Toro Y Moi set for 2013 UK tour with third album Anything in Return
Him and his spectacles were at the forefront of the chillwave trend but South Carolina’s Chaz Bundick, aka Toro Y Moi, prefers jumping in and out of music’s pigeonholes
‘I want to make music that people should hear, not what they want to hear,’ says Chazwick ‘Chaz’ Bundick, the South Carolina native who records a selection of boundary-pressing intelligent dance tracks under the alias Toro Y Moi, amongst many others. It’s as good a mission statement as any for a 26-year-old whose new album Anything in Return has shifted focus away from his previous days at the forefront of the genre rather awkwardly pegged as ‘chillwave’ and into a new dimension of lithe and upbeat electronic pop.
Bundick describes the new album, his third, as a combination of its predecessors Causers of This (2010) and Underneath the Pine (2011), the former a largely electronic record which subsumed its obvious willingness to give up the funk beneath a strata of techy, glitch electronica, and the latter one which strode in entirely the opposite, more analogue direction.
‘I’ve been interested in dance music for a while,’ says Bundick, a quietly-spoken and sometimes taciturn interviewee who answers with thoughtful diligence when he gets into his stride. ‘I just wanted to go back into that room for this record, especially because the last one had much more of a live feel, with everything played live. I was listening to a lot of house music when I made this one, a lot of funk music. Specifically, like, Motor City Drum Ensemble, Floating Points, Lonnie Liston Smith, a lot of Talking Heads…’.
Some of these influences are more apparent than others on, for example, the glorious house shuffle of ‘Say That’ or the futurist broken beat of ‘So Many Details’. Bold steps have clearly been made by a young man who started out playing piano then writing on guitar in his teens, and who freely admits his earliest musical experiences were trying to emulate the sound of Pixies and Weezer. ‘I wasn’t really into electronic music until I went to college,’ he says, ‘the first guys I got into were Daft Punk and Digitalism, RJD2 and J-Dilla.’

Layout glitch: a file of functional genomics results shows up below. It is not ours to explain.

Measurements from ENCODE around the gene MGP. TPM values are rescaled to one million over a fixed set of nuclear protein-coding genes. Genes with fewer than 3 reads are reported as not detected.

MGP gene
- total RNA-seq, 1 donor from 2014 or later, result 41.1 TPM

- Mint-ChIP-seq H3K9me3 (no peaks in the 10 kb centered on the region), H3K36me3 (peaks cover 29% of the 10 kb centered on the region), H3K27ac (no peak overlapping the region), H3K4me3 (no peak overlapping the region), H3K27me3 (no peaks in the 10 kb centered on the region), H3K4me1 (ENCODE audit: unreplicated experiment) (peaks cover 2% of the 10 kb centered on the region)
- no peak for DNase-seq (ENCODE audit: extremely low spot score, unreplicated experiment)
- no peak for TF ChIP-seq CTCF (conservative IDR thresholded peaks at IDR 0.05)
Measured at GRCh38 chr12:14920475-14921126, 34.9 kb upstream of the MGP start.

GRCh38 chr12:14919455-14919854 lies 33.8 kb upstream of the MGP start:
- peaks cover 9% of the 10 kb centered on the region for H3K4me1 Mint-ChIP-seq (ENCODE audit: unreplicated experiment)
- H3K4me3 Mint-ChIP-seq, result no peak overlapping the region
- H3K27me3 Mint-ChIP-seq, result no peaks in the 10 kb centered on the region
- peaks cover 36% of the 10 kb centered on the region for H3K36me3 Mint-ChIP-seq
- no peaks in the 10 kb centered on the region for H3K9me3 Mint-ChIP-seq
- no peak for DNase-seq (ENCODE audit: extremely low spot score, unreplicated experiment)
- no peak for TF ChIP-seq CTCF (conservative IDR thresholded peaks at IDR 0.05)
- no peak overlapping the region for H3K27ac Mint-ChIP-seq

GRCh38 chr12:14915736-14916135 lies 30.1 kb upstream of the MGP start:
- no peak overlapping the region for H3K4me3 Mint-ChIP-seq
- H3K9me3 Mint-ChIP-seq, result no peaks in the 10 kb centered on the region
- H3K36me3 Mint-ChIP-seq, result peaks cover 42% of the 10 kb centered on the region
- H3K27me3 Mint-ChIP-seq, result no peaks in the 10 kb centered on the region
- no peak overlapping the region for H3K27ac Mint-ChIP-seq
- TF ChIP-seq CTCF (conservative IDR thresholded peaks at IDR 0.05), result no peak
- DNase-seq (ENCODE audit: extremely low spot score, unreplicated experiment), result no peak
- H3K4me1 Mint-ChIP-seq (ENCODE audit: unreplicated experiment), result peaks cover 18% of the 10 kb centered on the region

How did the big breakthrough towards being the artist he is now arrive? ‘I got a laptop when I went to school and a friend of mine gave me a program,’ he recalls. ‘It was mind-blowing to see what it could do, I’d never seen it in my life.’ Referencing his more dancefloor orientated side project Les Sins, however, he says that electronic is much more difficult than analogue.
‘It’s really hard making electronic music,’ he says. ‘You’ve got to add all those elements it doesn’t have, it’s just more challenging in a way. You have to give it rhythm and life, and give it organic characteristics. It’s very tedious work, it’s not just clicking buttons, it shouldn’t all be just four on the floor. It’s harder than just picking up a guitar and writing a song, but I enjoy it.’
For now, Les Sins and his other experimental project Sides of Chaz are on hiatus while the current full band Toro Y Moi live tour extends across the summer. They’re not gone for good, however. ‘I don’t think that any songwriter should be biased towards anything,’ he says, ‘we should be into exploring all forms of music. All music has its own history, and it might sound like it’s simple but it has to make sense. It may sound like a bass drum to you, but it could have taken the artist two hours to find that sound.’
Toro Y Moi play the Art School, Glasgow, Sat 8 Jun. The album Anything in Return is out now on Carpark.